Electricity storage could offer a secure, affordable and cleaner future for Britain’s electricity grid if regulators, Government and industry took steps to break down the barriers that are hindering its potential, according to the Institution of Civil Engineers (ICE).
In its report published on 27 October, “Electricity Storage: Realising the Potential”, the ICE says it is time electricity storage – an existing technology – is recognised as a viable long term means of transitioning the country towards a secure and affordable, low-carbon economy. It calls on industry and Government to work with regulators and “breathe life” into the stunted industry.
Storage shortfall in the grid
According to Government estimates, electric-intensive technologies of the future such as electric cars and heated homes will increase Britain’s electricity demand six-fold by 2050. Despite recent advances in technology, actual deployment of electricity storage in the energy system is less than 3GW. No significant grid-connected storage has been commissioned for over thirty years.
The ICE report says a mix of electricity storage technologies will be needed to ensure the efficient distribution and generation of electricity, and meet the projected surge in demand for electricity.
It findings appear to show that industry can apply the storage process to Britain’s existing power networks to help bolster energy security generated from renewable sources – without the need for major subsidies. But Government would need to address the regulation holding back the construction and operation of electricity storage within the energy market.
Adapting to a broader energy mix
One of the report authors, Dr Philipp Grünewald, a Research Fellow at Environmental Change Institute, University of Oxford commented: “If Britain is to transition to a more secure, affordable and low carbon ‘electric economy’ it must broaden its energy mix. This will require a fundamental change to our infrastructure requirements, and electricity storage could play an important role.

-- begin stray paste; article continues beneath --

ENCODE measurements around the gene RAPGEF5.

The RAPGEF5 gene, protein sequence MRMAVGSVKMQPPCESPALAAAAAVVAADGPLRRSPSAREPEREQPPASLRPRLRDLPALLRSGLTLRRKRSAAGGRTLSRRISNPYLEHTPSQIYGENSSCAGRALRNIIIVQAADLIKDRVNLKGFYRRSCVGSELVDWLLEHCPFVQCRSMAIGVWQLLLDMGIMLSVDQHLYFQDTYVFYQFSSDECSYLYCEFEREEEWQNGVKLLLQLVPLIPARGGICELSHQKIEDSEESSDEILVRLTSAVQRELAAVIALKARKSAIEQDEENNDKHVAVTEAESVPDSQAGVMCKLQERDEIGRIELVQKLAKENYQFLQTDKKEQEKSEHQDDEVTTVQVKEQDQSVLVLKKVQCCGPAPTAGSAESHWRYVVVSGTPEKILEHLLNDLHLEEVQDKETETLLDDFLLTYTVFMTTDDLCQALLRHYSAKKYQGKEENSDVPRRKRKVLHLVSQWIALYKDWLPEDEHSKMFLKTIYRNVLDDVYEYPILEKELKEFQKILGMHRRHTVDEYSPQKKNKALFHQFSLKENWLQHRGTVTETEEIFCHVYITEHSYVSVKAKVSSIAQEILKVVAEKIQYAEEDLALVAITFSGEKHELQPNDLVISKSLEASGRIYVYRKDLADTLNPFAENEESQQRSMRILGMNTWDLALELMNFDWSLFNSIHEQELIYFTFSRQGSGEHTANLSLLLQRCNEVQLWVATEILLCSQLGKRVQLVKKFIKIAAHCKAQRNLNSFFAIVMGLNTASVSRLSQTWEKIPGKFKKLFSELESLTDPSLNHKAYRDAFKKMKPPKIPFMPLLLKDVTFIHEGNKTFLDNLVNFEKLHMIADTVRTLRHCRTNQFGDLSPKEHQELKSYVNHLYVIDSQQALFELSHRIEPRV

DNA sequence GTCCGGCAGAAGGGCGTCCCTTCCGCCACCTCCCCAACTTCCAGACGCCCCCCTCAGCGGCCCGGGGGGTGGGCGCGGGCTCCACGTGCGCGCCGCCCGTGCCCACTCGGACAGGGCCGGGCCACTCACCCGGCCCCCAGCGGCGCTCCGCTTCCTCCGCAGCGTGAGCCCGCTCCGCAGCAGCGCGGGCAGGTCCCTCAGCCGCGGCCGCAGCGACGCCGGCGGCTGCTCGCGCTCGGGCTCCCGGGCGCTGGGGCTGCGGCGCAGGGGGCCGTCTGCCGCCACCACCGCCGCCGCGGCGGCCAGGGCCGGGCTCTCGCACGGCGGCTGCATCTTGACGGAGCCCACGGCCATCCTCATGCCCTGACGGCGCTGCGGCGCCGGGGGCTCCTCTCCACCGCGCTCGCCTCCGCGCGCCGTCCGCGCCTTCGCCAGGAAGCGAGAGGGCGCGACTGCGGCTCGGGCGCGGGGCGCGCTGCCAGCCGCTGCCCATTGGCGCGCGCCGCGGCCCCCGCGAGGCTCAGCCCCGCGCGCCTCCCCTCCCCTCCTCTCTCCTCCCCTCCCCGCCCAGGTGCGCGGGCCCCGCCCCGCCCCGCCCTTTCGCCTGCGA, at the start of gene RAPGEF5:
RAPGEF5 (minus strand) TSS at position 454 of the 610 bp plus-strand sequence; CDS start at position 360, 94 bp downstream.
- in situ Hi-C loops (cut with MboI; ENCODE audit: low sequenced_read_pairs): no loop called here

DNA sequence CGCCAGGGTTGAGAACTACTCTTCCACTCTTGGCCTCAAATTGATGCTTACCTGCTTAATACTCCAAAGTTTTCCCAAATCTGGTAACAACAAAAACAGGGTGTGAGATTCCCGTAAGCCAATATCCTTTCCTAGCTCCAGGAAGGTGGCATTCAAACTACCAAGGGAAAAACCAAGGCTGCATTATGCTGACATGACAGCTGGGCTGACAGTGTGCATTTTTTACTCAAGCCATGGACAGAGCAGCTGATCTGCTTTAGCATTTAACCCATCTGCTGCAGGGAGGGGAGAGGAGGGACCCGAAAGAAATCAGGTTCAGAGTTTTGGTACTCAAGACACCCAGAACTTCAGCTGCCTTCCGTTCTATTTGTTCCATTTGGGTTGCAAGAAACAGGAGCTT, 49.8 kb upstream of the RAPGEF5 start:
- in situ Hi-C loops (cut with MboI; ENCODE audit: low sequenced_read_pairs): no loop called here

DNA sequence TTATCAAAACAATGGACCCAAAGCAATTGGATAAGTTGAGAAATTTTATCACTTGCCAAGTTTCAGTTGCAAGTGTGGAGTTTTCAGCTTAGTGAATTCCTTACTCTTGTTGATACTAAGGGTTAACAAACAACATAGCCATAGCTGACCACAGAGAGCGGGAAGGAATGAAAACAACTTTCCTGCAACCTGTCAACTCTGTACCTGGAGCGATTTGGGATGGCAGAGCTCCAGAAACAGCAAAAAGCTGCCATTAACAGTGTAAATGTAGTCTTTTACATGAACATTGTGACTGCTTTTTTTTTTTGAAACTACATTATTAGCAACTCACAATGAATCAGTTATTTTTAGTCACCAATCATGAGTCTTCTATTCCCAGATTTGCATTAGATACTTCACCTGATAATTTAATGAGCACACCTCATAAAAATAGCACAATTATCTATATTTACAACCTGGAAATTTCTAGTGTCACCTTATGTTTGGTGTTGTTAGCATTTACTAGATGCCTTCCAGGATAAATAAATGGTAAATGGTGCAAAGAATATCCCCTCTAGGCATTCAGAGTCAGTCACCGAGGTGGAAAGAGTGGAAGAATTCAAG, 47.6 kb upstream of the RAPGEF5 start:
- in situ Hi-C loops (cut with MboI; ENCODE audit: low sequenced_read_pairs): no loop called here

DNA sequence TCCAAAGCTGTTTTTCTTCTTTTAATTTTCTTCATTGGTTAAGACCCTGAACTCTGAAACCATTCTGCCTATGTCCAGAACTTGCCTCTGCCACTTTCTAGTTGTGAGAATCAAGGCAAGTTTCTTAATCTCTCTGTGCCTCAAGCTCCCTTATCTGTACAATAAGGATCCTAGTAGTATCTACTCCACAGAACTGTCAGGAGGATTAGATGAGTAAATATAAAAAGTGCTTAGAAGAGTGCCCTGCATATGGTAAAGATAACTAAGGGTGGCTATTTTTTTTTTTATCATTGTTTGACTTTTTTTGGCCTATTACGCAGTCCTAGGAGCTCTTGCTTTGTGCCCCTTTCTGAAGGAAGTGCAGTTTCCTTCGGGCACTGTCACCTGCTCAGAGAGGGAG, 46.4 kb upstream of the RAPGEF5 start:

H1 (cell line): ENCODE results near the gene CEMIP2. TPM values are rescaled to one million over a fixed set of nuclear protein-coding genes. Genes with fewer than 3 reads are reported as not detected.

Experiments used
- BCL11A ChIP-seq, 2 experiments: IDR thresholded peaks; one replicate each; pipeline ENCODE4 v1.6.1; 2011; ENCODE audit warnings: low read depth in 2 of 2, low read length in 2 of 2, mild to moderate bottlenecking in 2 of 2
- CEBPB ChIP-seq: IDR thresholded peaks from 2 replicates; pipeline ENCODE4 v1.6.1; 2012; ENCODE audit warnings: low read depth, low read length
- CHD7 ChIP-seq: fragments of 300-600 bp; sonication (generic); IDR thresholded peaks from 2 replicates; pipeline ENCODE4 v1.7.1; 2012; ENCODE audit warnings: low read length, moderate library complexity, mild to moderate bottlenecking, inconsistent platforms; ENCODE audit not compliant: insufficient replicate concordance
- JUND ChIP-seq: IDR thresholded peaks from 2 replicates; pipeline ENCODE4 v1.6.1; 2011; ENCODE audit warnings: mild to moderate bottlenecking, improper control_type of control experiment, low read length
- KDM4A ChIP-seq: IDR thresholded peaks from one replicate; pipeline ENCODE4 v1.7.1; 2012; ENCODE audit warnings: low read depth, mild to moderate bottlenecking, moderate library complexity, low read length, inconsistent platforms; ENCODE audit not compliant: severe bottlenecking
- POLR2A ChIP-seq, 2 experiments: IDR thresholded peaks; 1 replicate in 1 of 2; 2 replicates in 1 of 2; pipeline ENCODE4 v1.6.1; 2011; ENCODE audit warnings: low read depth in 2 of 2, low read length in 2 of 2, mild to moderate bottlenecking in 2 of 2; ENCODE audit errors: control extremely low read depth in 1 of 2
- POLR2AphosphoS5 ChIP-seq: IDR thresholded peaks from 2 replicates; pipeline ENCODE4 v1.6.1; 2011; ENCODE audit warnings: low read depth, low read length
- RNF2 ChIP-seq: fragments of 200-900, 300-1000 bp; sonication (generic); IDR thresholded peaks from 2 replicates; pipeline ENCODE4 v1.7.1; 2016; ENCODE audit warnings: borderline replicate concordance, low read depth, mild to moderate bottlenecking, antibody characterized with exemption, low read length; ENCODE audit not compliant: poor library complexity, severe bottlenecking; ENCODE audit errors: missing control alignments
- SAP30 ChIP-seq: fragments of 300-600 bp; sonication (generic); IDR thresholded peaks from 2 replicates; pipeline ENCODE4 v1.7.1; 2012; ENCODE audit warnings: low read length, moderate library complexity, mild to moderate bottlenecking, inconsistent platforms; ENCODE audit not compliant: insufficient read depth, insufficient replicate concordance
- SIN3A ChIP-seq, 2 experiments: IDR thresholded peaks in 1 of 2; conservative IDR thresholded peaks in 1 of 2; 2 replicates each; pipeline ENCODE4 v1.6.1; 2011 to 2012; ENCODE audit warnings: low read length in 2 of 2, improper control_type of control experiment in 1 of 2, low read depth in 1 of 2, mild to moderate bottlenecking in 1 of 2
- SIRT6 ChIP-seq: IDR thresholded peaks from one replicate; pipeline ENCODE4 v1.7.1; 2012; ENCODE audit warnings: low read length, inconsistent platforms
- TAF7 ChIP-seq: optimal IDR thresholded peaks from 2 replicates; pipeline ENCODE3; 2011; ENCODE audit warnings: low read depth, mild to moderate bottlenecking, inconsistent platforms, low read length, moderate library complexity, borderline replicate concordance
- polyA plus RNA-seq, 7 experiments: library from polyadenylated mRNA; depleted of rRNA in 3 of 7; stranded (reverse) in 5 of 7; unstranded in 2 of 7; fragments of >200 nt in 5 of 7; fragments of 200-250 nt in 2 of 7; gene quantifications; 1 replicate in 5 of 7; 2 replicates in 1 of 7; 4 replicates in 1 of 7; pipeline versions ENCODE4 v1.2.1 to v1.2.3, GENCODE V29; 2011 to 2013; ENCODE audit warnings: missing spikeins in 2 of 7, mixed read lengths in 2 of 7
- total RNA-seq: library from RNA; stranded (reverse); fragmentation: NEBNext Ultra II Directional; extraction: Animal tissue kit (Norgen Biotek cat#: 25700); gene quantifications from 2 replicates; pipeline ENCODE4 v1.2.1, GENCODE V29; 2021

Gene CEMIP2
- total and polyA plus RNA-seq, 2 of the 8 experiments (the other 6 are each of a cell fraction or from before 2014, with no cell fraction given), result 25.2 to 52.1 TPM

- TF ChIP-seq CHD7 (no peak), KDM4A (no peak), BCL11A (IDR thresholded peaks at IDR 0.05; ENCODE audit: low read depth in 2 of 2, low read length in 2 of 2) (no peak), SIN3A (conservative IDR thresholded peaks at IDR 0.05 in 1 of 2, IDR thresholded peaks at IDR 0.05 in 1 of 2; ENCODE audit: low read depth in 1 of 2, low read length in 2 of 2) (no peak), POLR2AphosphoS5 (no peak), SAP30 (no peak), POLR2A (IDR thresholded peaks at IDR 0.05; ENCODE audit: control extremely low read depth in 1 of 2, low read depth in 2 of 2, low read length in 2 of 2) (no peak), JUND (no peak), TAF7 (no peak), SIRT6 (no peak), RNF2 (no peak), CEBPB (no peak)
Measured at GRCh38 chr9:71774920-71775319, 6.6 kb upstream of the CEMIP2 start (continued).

“Similar in principle to how a camel stores excess energy generated from the food it eats as fat in its hump, an electricity storage unit allows distributors and renewable generators to convert surplus electricity into chemical or kinetic energy, save it, then convert back into electricity to distribute at times when overall demand is higher.
Storage potential unrecognised so far
“Markets and regulation do not currently recognise the potential of electricity storage and need to adapt if Britain is to take full advantage of the technologies on offer.” We have built a national electricity grid to deliver electricity from where it is generated to where it is needed, says Grünewald. Electricity storage can help in much the same way by matching electricity supply from when it is generated to when it is needed. “With more and cheaper renewables, storage will become a crucial part of efficient future energy systems.”
He continued: “We must all work together to breathe life into a sector with huge potential, not only in response to the energy ‘trilemma’ – the challenge of producing secure, affordable and clean energy – but also in positioning the country as a leading technology innovator.
“Ahead of the United Nations Conference on Climate Change in Paris next month, leaders from across the world are now looking to engineers for practical ways to respond to climate change. It is time to realise the potential of electricity storage as a better way of operating the electricity system, and recognise it as a driver of skilled jobs and innovation.”
Key recommendations in the ICE report include:
1. Let electricity storage units help balance the transmission system. Encourage ‘bulk’ electricity storage units (>50MW) as an efficient means of quickly providing power when it is needed and absorbing it when it isn’t, through exempting storage from balancing charges.
2. Stop outdated regulation from choking the electricity storage industry. At present network operators are barred from operating electricity storage units, restricting their ability to manage increasingly complex systems.
3. Enable storage for renewables to be competitive by using market-based support mechanisms. Renewables operators are currently paid a flat rate for any electricity they export, providing little incentive to do so at times of peak demand.